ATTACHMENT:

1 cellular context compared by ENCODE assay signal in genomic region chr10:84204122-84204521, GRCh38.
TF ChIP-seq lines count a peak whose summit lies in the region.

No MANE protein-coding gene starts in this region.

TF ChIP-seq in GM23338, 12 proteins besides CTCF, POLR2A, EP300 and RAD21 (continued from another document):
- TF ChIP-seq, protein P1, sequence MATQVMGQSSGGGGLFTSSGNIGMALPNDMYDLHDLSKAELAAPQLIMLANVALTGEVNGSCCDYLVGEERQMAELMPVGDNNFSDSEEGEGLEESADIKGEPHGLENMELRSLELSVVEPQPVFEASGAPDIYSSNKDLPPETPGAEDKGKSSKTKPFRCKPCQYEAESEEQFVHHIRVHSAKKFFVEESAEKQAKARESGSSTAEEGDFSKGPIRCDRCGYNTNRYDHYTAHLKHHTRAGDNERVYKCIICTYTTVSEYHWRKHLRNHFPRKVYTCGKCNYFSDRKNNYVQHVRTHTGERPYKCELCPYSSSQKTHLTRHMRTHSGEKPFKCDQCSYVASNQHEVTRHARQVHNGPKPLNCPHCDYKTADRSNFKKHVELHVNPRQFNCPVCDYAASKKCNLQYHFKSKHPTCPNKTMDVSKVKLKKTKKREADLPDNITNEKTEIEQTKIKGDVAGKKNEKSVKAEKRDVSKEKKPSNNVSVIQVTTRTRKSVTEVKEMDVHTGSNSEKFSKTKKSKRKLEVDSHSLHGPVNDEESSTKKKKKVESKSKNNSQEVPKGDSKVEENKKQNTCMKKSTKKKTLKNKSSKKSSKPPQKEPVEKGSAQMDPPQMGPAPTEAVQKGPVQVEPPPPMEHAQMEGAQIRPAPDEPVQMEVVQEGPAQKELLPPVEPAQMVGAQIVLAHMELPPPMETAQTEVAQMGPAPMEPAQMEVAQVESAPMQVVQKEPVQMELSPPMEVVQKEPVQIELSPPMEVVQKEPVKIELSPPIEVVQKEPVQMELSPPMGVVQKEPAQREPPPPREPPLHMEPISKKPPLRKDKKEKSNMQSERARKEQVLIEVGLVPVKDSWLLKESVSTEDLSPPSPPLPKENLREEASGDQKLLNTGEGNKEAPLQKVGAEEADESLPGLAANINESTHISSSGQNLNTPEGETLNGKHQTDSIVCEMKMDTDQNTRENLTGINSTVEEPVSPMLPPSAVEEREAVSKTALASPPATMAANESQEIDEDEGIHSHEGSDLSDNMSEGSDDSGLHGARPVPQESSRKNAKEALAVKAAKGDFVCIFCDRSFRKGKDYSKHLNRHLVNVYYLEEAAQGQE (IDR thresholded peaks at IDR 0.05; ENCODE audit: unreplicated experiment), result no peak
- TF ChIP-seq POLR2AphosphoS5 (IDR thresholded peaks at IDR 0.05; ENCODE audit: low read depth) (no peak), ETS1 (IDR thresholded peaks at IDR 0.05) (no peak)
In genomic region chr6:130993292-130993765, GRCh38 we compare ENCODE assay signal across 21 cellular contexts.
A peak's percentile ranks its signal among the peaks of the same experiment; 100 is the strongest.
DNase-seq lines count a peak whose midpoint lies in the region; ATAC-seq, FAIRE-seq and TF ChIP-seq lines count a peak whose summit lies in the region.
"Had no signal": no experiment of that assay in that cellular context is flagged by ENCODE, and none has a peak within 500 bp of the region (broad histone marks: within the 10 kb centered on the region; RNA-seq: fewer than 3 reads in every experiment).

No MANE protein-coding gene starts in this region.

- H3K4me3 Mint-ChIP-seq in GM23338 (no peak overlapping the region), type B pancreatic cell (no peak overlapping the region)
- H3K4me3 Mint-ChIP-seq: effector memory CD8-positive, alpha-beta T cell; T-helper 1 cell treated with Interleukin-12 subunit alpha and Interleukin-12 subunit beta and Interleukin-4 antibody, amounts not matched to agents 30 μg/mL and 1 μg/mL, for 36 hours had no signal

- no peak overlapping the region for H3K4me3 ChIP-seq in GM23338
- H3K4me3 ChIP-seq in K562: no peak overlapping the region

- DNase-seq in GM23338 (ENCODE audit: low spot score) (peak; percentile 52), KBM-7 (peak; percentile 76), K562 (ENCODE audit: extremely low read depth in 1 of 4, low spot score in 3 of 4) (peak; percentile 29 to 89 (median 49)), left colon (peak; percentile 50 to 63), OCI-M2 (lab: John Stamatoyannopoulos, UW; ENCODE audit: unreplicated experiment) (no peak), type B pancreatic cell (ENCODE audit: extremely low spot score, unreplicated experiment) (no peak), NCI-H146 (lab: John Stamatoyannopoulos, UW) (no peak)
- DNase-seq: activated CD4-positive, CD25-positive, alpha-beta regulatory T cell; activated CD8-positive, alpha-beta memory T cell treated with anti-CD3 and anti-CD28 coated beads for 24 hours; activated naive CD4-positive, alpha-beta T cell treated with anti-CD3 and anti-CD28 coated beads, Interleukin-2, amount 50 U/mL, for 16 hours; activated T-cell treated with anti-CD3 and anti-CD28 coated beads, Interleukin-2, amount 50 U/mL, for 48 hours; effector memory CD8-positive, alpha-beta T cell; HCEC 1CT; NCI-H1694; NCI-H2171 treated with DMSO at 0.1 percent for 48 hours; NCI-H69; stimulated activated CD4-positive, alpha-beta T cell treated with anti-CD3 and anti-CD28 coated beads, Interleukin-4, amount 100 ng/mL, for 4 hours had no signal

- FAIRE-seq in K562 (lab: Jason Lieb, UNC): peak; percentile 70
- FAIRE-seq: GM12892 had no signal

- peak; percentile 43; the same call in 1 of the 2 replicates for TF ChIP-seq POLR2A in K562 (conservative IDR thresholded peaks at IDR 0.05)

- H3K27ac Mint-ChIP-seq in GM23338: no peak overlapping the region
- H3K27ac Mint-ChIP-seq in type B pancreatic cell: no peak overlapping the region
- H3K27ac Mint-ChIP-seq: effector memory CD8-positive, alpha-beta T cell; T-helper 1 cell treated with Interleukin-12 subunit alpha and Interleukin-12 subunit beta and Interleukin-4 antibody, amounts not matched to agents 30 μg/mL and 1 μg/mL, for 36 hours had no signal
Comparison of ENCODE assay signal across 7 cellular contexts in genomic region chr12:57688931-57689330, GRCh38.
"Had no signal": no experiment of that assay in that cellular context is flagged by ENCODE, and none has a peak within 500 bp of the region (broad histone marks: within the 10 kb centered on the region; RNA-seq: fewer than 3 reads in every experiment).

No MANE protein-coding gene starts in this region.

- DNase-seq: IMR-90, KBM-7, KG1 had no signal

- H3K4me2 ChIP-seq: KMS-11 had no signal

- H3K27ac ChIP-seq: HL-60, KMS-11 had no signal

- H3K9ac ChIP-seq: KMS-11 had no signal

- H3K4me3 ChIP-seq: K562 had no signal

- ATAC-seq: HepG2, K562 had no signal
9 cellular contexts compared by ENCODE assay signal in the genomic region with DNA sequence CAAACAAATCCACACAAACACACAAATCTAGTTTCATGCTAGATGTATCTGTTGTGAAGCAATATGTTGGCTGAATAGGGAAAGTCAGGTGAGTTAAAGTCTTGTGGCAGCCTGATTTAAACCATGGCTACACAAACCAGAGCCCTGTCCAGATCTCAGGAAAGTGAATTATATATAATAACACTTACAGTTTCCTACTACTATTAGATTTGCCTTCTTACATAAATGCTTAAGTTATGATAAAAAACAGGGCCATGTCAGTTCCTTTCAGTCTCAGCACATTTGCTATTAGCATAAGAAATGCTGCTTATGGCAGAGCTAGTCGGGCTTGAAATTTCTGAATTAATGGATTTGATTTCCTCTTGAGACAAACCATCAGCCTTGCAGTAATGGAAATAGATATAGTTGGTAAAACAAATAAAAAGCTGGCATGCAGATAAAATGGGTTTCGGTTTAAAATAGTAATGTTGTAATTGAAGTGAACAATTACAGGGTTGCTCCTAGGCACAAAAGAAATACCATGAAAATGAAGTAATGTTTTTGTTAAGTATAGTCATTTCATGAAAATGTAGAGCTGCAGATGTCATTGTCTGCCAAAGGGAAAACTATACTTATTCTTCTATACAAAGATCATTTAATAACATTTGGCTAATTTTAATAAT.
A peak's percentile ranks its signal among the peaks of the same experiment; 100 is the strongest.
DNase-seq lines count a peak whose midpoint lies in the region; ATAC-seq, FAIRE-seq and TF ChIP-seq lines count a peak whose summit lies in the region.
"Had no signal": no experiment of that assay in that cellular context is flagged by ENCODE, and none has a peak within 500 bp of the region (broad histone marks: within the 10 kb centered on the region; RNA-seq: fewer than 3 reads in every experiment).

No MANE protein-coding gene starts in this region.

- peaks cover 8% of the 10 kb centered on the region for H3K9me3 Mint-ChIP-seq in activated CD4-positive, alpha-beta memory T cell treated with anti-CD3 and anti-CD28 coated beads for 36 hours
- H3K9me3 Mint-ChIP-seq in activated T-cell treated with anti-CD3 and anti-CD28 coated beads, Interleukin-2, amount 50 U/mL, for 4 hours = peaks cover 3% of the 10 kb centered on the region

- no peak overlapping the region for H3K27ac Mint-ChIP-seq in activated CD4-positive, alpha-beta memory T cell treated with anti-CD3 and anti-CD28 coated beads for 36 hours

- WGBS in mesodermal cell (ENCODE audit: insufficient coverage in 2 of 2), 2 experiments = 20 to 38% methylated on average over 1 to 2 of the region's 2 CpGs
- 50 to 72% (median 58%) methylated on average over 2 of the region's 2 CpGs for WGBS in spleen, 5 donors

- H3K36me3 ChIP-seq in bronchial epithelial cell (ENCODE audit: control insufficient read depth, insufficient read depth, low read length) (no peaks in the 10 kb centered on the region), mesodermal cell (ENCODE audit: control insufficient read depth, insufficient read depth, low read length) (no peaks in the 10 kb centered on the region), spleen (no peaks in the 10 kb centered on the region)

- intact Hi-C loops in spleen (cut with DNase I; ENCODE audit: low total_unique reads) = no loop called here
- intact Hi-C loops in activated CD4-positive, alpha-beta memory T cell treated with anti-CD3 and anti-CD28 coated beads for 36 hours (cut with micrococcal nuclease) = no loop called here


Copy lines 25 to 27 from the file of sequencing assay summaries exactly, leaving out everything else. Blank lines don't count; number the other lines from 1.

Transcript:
"Had no signal": no experiment of that assay in that cellular context is flagged by ENCODE, and none has a peak within 500 bp of the region (broad histone marks: within the 10 kb centered on the region; RNA-seq: fewer than 3 reads in every experiment).

No MANE protein-coding gene starts in this region.

- DNase-seq: IMR-90, KBM-7, KG1 had no signal